Gentle, charming, indie comedies. This is an oft-abused, difficult-to-master art form. Do you even know how easy it is to mess up while attempting to make one of these things? It’s easier to ruin than an adaptation of a beloved fantasy novel. As such, when people get it right, and hit every note with delicate precision, they not only deserve considerable lauding and a hearty pat on the back, but apparently also some recognition on the Internet’s most beloved rooster-themed movie review blog.
The Grand Seduction (2014)
The Plot: The sleepy little Nova Scotia harbor of Tickle Head has fallen on some hard times. The fish-stocks are dwindlin’ and the shoals hard tae find, as the kids say. Tired of living on welfare checks, the good people hope to attract a chemical waste reprocessing plant so that they can all have steady jobs again. Unfortunately, the company refuses to build a factory in a town without a fulltime resident doctor. Murray (Brendan Gleeson), a man who loves his roots and his home more than anything, leads the effort to seduce a hotshot young plastic surgeon Paul (Taylor Kitsch) to establish a permanent practice in Tickle Head.
Does that not sound like a charming premise for a gentle indie comedy? Of course, Tickle Head has nothing to offer a rich urban plastic surgeon, so Murray and his neighbors execute a series of increasingly elaborate lies to seduce Paul. These range from fairly innocent lies like pretending to share his tastes in music (jazz) and sports (cricket) to reprehensible ones like, for example, exploiting the fact that Paul never knew his father by pretending that Murray lost his son several years ago to form a type of surrogate father-son relationship. On top of that, this type of movie always has a somewhat predictable resolution. SPOILER ALERT: the victim of the lie eventually learns the truth. Didn’t see that one coming. Somehow, though, despite having the clichéd plot of a she’s-out-of-my-league romcom, The Grand Seduction manages to avoid ever feeling derivative (although it draws some obvious influences from Local Hero, but that’s hardly a complaint).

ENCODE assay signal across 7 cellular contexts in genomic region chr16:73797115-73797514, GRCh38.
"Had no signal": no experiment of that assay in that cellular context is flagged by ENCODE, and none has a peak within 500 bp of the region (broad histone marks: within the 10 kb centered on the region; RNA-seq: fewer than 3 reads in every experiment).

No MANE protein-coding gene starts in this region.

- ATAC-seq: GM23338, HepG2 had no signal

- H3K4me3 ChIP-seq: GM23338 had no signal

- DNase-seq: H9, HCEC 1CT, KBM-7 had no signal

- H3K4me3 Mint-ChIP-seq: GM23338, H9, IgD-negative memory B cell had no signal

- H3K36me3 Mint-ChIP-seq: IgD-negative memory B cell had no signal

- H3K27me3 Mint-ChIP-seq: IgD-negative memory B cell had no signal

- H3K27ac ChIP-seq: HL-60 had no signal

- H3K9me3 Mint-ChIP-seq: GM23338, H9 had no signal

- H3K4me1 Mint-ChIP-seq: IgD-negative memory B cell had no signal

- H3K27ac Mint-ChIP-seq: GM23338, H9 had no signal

Lying is wrong. Always. It’s as simple as that. The only time lying is not wrong is if it is to a border patrol officer regarding cheese. Otherwise, it’s wrong. Inevitably, the biggest challenge of this type of movie is convincing the audience not to hate the lying characters. This usually comes with the restoration of normality, when they admit that they have done wrong and apologize, but The Grand Seduction does a bit more. It helps that this is an incredibly funny movie. The comedy is both natural and clever; they never elbow you in the ribcage or wink at the camera (in a metaphorical sense, obviously); the humor is just innate and, remarkably, character-driven. Ideally, all comedy would be driven by strong characters, you know, like dramas, but we don’t live in that world. It’s like all the best con movies: if the con artists are likeable and the situations hilarious and some sort of morality eventually wins out, how could we possibly object? What I’d really like to see next is a movie about smuggling exotic cheeses over the U.S./Canadian border. Some day.
Comedy aside, what makes The Grand Seduction a truly wonderful and memorable film is its unwavering sense of purpose. Though never addressed in dialogue, only the most oblivious viewers could fail to notice the mean age in the harbor. Of its tiny population of under two hundred, Tickle Head boasts perhaps ten residents under the age of forty, with most inhabitants in their sixties or older. The subtext of the film laments the dwindling population of rural societies. In a heavily urbanized, exhaustingly busy world, this way of life is disappearing. The film operates as a kind of eulogy for or perhaps ode to tiny communities where nothing goes unappreciated and people work hard for their keep and, in general, everything has a meaning. The characters all recognize that their traditional lifestyle is gone; they can’t fish anymore, not enough to sustain themselves and their families. Attracting the factory is hardly the ideal solution for anyone, but it’ll do if it means they don’t have to abandon their beloved home.
A part of me wants to say that this is an incredibly Scottish sentiment, and since Nova Scotia is an incredibly Scottish place, I think I can get away with that (despite the film’s high-profile Irish actors and their pseudo-Canadian accents). I didn’t want to end on a downer note. The Grand Seduction is a funny, charming movie with well-rounded, likable characters, a clever script, and a great sense of heart. It’s also available on Netflix instant, so watching it shouldn’t be too difficult. If you are ever in the mood for anything I just described, check out this movie. It’s an excellent way to either bid farewell to 2014 or beckon in the New Year.